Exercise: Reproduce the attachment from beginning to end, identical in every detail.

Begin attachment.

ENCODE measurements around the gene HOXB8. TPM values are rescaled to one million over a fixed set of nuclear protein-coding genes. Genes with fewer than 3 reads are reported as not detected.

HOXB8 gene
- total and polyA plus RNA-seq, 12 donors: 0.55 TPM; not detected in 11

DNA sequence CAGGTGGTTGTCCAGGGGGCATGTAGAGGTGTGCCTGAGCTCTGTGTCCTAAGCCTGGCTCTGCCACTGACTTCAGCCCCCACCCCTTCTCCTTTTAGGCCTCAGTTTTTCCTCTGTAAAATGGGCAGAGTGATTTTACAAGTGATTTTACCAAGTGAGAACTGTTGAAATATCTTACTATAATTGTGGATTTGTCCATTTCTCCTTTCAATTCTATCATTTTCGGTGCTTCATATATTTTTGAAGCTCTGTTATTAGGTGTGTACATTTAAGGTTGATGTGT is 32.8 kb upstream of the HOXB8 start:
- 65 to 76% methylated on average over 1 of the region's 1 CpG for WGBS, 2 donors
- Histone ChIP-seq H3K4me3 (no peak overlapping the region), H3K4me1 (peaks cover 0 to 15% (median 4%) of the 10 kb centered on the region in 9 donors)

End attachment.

ENCODE measurements around the gene HOXB8. TPM values are rescaled to one million over a fixed set of nuclear protein-coding genes. Genes with fewer than 3 reads are reported as not detected.

HOXB8 gene
- total and polyA plus RNA-seq, 12 donors: 0.55 TPM; not detected in 11

DNA sequence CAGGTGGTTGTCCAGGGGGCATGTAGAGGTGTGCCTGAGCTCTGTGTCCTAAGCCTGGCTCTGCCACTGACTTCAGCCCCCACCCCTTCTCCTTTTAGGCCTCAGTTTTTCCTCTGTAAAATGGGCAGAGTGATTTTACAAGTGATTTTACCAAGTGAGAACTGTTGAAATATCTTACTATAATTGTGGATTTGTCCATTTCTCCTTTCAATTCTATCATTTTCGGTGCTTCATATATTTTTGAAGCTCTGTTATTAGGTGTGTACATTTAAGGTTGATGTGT is 32.8 kb upstream of the HOXB8 start:
- 65 to 76% methylated on average over 1 of the region's 1 CpG for WGBS, 2 donors
- Histone ChIP-seq H3K4me3 (no peak overlapping the region), H3K4me1 (peaks cover 0 to 15% (median 4%) of the 10 kb centered on the region in 9 donors)